• Once you are good to go with the rolling of the ends together, then add more hot glue along one edge and place the other edge on top.  You might need to trim it a little where the two edges came together so that the roof is circular all the way around.

Step 6: Secure the roof

  • Pick up one of your painted tubes with the hole near the bottom and your cut edge facing up. 
  • Along the top part, add a layer of glue then carefully place your room on top.  It should overlap well so that the house’s “walls” fit neatly inside.

Step 7: Add a base

  • To add a little bit more color and to finish of your birdhouse, it needs a floor or a base so any little imaginary birds will have a place to stay.
  • Using a left over roll, not one that was painted and will be used, trace around it on the backside of a piece of colorful paper you want to use. 
  • Cut out the circle but leave plenty along the edge meaning don’t cut on the line you traced but leave space around it. 
  • Place the cut out circle face up with the colorful side visible. 
  • Add hot glue to the bottom of your birdhouse piece then place on top of the cut out circle ensuring you have plenty showing around your tube. 
  • With your scissors slightly trim it so all edges are the same width. 

Expert Tip:  I found that when I traced the tube and cut out the circle, it was hard to place the birdhouse on top and in the center.  After several trials and errors, I found that leaving more paper was easier to position the birdhouse so all that was needed was to trim it a little bit.  Always learning!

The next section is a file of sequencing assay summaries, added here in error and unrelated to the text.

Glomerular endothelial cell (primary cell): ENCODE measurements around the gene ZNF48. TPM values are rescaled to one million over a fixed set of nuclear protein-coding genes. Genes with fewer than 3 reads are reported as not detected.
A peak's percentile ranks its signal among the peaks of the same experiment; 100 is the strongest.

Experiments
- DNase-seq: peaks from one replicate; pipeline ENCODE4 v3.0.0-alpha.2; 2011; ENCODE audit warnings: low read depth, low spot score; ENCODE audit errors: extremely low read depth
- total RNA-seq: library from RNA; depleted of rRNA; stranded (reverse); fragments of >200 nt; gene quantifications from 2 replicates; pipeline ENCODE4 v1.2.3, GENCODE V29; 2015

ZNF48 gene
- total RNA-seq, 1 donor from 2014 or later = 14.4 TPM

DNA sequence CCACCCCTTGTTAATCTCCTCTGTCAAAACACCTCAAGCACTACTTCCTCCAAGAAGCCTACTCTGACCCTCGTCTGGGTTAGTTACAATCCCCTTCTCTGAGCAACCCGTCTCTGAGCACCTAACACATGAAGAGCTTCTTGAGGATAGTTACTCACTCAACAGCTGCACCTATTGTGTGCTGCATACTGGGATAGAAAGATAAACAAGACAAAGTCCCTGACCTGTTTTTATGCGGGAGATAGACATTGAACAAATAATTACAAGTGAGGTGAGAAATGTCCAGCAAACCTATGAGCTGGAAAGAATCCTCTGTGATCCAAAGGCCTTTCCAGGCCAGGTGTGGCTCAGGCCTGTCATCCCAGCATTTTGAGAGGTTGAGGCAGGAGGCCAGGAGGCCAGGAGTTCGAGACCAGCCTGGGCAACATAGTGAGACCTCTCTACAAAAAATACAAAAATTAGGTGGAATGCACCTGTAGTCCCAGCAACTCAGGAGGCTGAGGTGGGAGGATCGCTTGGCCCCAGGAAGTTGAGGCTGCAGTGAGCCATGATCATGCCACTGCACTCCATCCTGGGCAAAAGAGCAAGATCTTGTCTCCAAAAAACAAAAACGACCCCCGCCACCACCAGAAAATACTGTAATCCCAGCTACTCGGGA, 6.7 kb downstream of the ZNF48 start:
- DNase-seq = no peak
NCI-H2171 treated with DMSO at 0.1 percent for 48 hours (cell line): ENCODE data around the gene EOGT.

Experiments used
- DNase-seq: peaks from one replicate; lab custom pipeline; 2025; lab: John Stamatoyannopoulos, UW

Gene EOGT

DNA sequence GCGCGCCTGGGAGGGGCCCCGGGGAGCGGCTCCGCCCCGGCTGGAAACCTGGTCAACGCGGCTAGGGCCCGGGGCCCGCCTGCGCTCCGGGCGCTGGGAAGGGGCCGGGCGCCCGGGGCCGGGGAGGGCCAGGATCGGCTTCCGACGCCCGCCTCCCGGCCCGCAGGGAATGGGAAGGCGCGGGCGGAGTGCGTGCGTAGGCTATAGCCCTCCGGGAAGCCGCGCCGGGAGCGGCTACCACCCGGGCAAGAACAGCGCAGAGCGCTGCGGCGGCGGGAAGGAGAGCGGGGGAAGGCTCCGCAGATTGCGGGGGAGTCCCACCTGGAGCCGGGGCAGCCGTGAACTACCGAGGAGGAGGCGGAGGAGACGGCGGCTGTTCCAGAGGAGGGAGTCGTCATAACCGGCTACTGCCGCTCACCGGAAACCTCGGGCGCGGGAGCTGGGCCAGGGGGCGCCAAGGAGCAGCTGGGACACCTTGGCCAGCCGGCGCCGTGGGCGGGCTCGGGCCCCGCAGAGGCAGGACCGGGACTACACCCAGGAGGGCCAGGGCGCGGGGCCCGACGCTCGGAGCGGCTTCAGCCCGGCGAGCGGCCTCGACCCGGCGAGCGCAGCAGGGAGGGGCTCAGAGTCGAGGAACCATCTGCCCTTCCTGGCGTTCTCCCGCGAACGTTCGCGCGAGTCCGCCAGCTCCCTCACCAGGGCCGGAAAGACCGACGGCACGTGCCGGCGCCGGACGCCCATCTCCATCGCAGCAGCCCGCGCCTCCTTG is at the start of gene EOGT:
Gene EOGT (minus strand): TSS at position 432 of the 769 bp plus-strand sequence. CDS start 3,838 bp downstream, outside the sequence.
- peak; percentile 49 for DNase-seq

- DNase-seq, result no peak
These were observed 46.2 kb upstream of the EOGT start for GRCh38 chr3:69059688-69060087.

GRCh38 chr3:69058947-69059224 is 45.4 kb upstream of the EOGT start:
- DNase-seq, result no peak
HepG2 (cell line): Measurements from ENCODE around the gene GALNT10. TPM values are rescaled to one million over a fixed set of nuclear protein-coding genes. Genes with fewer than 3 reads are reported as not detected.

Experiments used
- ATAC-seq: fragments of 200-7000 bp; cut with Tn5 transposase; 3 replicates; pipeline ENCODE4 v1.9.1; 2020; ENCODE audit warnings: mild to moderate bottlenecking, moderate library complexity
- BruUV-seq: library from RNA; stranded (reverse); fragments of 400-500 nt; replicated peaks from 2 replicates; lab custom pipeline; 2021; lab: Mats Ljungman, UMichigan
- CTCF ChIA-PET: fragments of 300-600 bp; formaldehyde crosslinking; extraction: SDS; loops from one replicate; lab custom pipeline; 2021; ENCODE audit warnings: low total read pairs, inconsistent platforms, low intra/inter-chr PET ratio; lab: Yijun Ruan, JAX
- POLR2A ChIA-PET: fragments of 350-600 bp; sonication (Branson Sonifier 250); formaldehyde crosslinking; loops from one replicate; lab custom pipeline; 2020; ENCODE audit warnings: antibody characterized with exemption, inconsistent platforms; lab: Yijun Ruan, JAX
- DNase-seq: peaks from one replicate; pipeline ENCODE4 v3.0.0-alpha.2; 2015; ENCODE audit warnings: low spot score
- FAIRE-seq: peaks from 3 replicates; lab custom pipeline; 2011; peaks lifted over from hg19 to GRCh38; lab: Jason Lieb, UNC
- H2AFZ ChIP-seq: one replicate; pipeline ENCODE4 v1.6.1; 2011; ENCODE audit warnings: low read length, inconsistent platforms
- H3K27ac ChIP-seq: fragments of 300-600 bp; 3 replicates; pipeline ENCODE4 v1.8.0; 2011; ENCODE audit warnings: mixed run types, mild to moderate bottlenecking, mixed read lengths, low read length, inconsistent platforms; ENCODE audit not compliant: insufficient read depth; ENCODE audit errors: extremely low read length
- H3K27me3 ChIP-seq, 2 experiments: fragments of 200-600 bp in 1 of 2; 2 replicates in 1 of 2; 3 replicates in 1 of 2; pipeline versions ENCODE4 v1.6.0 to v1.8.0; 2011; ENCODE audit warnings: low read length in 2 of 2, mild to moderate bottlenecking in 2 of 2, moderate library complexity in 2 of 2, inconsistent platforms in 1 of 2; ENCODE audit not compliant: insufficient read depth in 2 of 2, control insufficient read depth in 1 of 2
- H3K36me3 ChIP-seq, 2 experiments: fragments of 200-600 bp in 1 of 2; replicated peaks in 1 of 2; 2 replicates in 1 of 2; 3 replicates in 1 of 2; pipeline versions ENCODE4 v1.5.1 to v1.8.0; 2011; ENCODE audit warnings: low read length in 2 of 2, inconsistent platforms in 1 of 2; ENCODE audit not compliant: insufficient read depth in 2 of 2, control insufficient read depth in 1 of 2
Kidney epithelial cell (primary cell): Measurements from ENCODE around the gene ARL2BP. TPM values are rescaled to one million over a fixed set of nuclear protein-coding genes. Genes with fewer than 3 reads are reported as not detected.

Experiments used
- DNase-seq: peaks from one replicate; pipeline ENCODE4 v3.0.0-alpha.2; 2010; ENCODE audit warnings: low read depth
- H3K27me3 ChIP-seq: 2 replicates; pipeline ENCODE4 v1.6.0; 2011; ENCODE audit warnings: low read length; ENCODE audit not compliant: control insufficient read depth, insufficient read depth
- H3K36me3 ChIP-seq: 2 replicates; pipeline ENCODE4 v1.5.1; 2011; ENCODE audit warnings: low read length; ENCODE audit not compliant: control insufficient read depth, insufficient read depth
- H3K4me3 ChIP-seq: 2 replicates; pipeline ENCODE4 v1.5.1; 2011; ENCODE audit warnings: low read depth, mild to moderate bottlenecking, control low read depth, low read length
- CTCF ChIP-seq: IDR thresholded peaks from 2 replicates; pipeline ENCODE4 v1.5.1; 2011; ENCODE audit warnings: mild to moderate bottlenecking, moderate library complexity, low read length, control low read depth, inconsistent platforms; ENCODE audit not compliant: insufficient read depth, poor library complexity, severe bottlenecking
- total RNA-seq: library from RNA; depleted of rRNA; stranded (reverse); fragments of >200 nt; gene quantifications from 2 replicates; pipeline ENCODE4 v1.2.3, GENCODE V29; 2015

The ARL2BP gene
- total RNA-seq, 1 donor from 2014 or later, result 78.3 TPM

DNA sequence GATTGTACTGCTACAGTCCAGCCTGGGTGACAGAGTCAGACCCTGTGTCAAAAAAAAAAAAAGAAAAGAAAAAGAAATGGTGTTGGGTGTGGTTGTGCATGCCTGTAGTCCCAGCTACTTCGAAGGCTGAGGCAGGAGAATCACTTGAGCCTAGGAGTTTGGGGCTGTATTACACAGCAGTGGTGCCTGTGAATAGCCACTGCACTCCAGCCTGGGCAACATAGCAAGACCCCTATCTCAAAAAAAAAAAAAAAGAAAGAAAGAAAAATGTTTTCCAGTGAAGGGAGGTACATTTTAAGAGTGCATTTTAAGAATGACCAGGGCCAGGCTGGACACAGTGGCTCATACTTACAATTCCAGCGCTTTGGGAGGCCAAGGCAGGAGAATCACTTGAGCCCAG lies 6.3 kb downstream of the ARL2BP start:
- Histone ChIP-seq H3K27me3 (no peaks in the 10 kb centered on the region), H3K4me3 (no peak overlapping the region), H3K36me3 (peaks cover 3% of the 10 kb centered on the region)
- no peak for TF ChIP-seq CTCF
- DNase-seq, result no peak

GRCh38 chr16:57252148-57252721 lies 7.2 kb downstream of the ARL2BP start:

Step 8: Hatch a bird

  • Sketch out a simple share of a sitting bird on a piece of paper. 
  • Cut this out and it will become your pattern/template for additional birds. 
  • On contrasting colored paper, trace and cut of the bird, again on the backside of the paper so when cut out, you don’t see your pen lines. 
  • Trace the birds so that some face one way and others face the other way for visual interest.  
  • Add a dot of glue to the bird’s center, then place near the bottom and by the hole where it would enter.  Now this little bird cut out has a charming home!

Step 9: Display & delight

Given how absolutely adorable these little bird houses are, you will want to display them for all to see. 

Maybe hang a trio of them on your front door? 

What about placing them in a potted plant with sturdy branches? 

Once we start having gatherings again (hopefully, very soon!), these would be great to make as favors for kid’s parties or at each place setting for a birthday celebration. 

There are so many ways to use them to bring cheer, so let your ideas (and faith & hope) take flight and soar!


Tim Kime

Artist, Motivational Speaker, Life Coach

Tim Kime is an artist, life coach, connector. He is President of Kime Leadership Associates offering executive coaching, meeting facilitating and motivational speaking. He is also Chief Creative Force of Transformation Junkies which upcycles furniture and other household items into functional works of art. He combined his two passions—unleashing the potential in people and transforming items with the launch of the Art of Possibilities Workshops. These workshops are part upcycling, part dreaming, part goal setting.